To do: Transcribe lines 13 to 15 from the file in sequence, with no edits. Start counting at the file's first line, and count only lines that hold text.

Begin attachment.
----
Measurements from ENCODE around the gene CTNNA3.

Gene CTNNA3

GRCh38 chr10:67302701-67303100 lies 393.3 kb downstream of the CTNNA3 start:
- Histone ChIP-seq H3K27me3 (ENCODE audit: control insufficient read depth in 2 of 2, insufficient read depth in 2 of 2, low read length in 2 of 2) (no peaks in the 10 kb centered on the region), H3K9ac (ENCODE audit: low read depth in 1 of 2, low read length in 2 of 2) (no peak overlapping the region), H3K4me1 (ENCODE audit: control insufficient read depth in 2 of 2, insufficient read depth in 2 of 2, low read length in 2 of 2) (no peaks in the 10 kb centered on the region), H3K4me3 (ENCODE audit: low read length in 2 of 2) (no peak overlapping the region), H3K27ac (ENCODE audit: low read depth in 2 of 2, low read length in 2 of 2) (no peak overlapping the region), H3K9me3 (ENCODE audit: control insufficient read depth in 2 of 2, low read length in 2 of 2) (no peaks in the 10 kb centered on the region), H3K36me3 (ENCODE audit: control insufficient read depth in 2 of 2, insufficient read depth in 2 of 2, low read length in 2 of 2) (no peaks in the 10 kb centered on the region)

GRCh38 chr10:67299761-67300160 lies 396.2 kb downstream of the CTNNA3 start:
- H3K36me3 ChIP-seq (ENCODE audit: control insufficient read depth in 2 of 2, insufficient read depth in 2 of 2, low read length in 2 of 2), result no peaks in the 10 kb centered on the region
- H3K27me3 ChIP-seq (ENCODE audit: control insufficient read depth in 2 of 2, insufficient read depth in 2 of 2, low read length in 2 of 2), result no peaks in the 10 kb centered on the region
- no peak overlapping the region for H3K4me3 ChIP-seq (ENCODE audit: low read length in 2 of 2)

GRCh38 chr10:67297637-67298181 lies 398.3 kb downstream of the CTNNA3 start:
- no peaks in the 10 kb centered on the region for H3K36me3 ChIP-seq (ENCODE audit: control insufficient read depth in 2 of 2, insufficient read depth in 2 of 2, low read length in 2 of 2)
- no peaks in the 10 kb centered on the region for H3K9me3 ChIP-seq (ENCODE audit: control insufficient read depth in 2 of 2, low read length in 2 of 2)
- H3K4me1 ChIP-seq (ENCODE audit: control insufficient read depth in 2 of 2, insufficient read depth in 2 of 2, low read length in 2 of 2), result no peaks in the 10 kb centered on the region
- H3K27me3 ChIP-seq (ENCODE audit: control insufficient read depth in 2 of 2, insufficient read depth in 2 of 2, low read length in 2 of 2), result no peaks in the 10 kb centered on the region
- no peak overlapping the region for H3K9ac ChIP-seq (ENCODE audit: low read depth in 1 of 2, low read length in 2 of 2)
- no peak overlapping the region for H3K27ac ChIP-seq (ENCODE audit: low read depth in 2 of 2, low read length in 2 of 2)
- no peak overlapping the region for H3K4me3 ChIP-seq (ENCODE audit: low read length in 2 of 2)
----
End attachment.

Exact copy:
- H3K27me3 ChIP-seq (ENCODE audit: control insufficient read depth in 2 of 2, insufficient read depth in 2 of 2, low read length in 2 of 2), result no peaks in the 10 kb centered on the region
- no peak overlapping the region for H3K9ac ChIP-seq (ENCODE audit: low read depth in 1 of 2, low read length in 2 of 2)
- no peak overlapping the region for H3K27ac ChIP-seq (ENCODE audit: low read depth in 2 of 2, low read length in 2 of 2)